For the month ending 5 August 2023, the PAYE and NIC deductions are due by 19 August 2023. Electronic payments can be made until 22 August 2023. All employers deducting PAYE and NICs from their employees’ wages need to take note of this deadline.

19 August 2023 – CIS300 monthly return and CIS tax
The filing deadline for the CIS300 monthly return and payment for the CIS tax deducted for the month ending 5 August 2023 is 19 August 2023. This is crucial for contractors operating under the CIS.

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the best way to pay yourself as a company director in the UK; london accountant; dividends taxation; income tax

How to best pay yourself as a UK company director

As a new company director in the UK, you are likely wondering how to best pay yourself through your company. You have several options for transferring company profits into personal income, including salaries, dividends, and investments. This post outlines the pros and cons of each, and gives you the information you will need to make your income as tax efficient as possible.

 

How can a company director pay themselves?

Company directors are considered employees of the company and so take a salary which is subject to income tax. Directors can also pay themselves using dividends, which are a common method of distributing profits to shareholders (which includes directors).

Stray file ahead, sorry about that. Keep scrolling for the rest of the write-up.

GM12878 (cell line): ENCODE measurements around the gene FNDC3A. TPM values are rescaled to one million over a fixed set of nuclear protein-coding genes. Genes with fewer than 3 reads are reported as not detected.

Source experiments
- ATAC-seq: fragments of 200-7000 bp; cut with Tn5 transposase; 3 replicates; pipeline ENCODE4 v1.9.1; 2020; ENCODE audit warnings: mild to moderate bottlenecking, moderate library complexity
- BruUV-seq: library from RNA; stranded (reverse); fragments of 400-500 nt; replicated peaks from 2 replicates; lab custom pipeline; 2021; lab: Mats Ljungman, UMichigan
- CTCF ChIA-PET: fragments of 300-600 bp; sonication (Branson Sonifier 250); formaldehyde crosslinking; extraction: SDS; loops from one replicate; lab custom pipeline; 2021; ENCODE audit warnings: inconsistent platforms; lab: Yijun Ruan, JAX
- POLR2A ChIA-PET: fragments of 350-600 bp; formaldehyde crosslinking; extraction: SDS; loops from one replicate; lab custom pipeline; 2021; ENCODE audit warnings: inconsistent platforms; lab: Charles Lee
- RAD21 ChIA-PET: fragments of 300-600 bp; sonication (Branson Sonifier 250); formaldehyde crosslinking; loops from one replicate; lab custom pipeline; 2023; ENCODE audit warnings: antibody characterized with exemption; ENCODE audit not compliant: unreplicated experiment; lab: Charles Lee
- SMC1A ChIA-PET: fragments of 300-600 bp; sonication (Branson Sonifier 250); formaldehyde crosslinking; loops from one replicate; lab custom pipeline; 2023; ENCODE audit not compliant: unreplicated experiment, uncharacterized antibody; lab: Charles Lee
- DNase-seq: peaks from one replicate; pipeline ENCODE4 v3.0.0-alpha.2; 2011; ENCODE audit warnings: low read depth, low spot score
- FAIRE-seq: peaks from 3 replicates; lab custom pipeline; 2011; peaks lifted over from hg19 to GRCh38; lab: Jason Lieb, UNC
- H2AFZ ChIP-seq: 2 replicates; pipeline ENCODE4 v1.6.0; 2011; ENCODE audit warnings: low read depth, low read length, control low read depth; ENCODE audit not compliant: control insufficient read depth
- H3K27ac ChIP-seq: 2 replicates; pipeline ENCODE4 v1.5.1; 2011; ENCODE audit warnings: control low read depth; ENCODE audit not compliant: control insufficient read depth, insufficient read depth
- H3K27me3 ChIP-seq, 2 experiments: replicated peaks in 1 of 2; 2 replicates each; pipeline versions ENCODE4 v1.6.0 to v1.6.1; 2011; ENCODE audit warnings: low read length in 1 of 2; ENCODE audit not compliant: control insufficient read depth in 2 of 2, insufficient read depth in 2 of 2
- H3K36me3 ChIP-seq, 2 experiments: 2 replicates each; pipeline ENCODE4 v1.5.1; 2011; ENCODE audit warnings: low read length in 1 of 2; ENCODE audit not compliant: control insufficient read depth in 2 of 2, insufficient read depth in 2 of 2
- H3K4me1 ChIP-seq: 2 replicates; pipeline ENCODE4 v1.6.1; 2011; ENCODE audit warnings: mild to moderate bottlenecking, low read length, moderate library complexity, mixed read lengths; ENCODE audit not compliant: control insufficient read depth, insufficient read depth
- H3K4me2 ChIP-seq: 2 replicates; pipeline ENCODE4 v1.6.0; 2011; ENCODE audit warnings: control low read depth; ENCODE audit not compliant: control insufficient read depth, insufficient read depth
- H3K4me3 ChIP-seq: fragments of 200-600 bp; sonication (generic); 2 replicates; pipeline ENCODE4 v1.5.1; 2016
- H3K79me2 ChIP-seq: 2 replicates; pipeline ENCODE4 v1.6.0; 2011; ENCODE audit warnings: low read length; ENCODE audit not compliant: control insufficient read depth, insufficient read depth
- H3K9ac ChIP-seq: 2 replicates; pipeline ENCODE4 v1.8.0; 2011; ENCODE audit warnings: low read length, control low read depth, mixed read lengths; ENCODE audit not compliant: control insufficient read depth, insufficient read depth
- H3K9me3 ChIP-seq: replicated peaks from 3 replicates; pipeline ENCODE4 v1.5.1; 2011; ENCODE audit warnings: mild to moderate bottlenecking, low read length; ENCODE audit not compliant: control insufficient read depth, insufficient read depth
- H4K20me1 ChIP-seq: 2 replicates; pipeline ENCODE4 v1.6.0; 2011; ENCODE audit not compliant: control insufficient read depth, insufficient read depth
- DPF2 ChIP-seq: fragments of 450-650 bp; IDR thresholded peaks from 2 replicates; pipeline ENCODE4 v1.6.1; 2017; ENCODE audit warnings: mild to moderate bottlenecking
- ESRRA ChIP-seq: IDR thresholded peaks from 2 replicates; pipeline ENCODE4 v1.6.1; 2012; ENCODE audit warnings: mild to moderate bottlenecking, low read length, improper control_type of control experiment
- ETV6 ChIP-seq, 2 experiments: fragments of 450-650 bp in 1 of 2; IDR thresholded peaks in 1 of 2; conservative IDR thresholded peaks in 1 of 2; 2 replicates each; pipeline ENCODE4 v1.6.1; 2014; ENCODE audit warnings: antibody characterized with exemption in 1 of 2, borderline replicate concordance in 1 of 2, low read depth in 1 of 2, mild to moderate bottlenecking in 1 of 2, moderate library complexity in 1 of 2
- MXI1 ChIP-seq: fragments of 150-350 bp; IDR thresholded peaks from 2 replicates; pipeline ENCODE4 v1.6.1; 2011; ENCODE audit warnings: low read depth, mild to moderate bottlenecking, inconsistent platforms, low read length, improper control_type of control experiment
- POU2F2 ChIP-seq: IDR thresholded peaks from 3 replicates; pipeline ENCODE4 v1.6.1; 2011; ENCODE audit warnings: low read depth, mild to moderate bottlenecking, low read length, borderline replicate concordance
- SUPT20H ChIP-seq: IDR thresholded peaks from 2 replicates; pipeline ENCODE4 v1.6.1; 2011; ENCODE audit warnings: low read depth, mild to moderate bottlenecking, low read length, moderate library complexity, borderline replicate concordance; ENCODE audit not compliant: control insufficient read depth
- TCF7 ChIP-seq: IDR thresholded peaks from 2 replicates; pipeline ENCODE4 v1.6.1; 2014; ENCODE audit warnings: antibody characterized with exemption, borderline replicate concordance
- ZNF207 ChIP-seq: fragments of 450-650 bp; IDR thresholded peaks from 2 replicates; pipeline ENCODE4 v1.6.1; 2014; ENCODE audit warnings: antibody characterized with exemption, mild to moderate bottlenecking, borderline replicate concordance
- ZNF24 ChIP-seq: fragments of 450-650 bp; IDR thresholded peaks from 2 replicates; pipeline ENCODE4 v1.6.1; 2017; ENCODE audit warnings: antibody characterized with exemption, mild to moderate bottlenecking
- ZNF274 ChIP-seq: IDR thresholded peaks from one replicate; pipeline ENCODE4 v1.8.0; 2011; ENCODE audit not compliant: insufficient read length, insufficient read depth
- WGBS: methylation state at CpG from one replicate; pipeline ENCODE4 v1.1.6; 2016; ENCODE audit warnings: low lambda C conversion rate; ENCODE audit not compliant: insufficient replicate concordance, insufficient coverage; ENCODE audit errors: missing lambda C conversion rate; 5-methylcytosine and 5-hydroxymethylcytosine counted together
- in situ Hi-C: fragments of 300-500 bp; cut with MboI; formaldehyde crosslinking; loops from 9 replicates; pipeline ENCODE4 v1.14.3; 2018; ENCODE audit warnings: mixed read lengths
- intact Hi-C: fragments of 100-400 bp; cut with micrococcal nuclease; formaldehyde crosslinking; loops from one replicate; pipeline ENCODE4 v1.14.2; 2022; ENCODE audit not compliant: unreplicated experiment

Salaries and dividends are subject to different tax rates, tax-free allowances, and National Insurance obligations, which we break down below.

 

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What is the difference between salary and dividends?

Dividends are a way for companies to distribute a portion of their profits to their shareholders. As a director, you can choose to pay yourself through dividends instead of a salary. Dividends are typically paid out after the company has paid its taxes and can be a tax-efficient way to receive income.

However, there are some basic rules to follow. Firstly, your company must have sufficient profits to pay dividends, and you should keep records of these profits. Secondly, dividends must be declared and approved by the company’s shareholders. Lastly, dividends cannot be paid if the company is insolvent or if the payment would render it insolvent.

When it comes to tax purposes, it’s important to find the right balance. Dividends are subject to lower tax rates than salaries. You also do not need to pay National Insurance Contributions on dividend income, which you would have to do so on any salary income.

Lastly, as is also the case with personal income tax, a certain amount of dividends you receive is tax-free.

You can read our full guide to dividends to learn more.

 

What is the most efficient way for a company director to pay themselves?

From the explanation above, it should be clear that paying yourself efficiently as a company director involves balancing tax-free personal allowances and differing tax obligations.

The table below should be very helpful in outlining these differences between salary and dividends.

company director pay; dividends tax; income tax; london accountant

At the most basic level, directors clearly want to use all of their available tax-free personal allowance. That means taking at least £12,570 as salary and £1,000 as dividends.